by the very top."14 One NATO official noted, "We have seen sophisticated
weapons like the German-designed Armbrust anti-tank weapon being used."15
Austrian radio reported that a photograph of a KLA soldier holding a Steyr
automatic rifle "caused quite a stir." The Steyr, the report said, "is a
showpiece of Austria's military technology" and "is considered one of the
best automatic rifles in the market by military circles."16 

On July 2 last year, the Albanian press noted mysterious flights by U.S.
military cargo planes, flying into Albania without reporting their
presence. "An average of two U.S. C-130 military aircraft have landed daily
at Gjadar," the report said, alarming civil aviation personnel, who worry
that the lack of notification may lead to air collisions with civil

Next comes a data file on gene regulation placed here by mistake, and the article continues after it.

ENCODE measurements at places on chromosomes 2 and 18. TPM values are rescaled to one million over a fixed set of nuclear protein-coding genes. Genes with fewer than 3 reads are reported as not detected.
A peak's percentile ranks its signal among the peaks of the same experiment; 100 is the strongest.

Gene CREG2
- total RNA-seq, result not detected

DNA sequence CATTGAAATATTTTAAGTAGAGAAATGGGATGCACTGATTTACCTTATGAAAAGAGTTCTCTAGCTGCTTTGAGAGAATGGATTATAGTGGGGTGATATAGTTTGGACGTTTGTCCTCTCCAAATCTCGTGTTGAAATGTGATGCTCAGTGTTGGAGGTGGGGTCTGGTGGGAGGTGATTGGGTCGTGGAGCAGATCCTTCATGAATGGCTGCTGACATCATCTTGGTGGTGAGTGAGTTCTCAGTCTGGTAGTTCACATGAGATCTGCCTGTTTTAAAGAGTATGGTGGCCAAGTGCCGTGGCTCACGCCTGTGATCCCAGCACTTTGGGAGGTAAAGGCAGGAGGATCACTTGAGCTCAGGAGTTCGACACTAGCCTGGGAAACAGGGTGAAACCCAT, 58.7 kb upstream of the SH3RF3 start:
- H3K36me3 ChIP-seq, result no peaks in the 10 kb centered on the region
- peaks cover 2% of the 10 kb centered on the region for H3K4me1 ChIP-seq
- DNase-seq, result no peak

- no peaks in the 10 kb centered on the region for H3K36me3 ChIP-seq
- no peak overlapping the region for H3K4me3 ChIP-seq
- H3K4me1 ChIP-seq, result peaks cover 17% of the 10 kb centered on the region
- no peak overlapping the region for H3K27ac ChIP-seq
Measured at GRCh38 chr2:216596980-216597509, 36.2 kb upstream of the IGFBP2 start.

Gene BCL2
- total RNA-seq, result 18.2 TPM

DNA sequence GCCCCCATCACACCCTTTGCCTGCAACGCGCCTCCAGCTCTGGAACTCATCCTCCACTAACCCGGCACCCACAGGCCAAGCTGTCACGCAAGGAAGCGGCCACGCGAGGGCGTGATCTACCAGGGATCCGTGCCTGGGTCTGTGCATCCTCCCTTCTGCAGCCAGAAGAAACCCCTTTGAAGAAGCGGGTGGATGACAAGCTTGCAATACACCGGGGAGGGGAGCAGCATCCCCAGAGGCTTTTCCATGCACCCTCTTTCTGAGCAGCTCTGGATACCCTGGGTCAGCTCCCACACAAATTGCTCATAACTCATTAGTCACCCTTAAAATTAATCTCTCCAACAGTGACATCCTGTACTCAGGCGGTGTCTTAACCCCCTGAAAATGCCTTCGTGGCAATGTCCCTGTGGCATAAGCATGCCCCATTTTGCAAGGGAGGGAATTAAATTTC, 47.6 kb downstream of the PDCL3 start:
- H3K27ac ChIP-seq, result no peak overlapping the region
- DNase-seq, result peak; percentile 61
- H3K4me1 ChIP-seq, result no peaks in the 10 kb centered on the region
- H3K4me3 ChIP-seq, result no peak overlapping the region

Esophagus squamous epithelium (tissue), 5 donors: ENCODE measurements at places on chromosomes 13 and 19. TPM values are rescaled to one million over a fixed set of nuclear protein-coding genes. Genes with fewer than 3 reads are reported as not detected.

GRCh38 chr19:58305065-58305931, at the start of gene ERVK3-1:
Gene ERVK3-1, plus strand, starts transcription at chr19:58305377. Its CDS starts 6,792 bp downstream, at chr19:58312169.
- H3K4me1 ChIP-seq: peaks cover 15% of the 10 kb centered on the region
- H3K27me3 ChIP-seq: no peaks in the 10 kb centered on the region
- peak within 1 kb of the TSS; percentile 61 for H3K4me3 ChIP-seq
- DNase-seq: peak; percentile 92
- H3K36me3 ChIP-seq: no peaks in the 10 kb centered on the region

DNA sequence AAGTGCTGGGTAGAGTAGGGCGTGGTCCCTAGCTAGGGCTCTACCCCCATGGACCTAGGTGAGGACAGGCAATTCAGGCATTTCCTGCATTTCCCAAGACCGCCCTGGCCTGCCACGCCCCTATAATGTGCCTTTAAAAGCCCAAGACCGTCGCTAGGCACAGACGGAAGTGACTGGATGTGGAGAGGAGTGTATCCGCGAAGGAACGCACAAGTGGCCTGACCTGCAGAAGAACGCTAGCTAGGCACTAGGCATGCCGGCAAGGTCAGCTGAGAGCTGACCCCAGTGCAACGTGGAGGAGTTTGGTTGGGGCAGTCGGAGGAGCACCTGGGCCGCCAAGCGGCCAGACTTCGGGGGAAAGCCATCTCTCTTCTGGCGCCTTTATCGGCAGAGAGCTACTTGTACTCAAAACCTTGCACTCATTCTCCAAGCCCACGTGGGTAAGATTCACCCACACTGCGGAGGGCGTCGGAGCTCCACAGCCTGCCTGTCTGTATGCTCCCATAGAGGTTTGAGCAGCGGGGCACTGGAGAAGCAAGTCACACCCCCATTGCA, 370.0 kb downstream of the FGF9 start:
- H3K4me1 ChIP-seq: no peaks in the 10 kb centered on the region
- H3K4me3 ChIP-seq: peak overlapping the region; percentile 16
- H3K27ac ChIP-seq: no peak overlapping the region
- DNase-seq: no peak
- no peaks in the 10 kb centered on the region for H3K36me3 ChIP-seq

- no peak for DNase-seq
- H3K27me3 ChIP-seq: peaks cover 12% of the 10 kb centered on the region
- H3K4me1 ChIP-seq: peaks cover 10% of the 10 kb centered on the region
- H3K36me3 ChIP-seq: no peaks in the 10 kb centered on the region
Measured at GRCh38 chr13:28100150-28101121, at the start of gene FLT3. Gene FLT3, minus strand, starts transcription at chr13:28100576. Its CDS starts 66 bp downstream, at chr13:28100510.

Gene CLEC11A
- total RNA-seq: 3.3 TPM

aircraft.17 The New York Times reported that an officer in the Western
observer mission "was taken aback when a powerful U.S.-made Barret sniper
rifle was brought out for display" by a KLA soldier. "He was told the
guerrillas had more of them and additional ones would be coming in." This
rifle, a NATO officer claims, is capable "of blowing a head off from a mile
away."18 Last December, a Western journalist reported that the KLA had
"acquired satellite communications" and "smuggled in significant amounts of
anti-tank rockets, anti-aircraft guns, shoulder-fired Stinger anti-aircraft
missiles and long-barreled sniper rifles." He was told by a KLA deputy
commander, "We're getting more and more arms every day."19 

Last summer, Albanian Secret Service director Fatos Klosi said that
relations with the CIA were "intensified in recent months," and that "CIA
specialists" were active in Albania, including northern Albania, a region
under the control of the KLA.20 According to Yugoslav special units expert
Stojan Jovic, the entire Kosovo-northern Albania operation was "being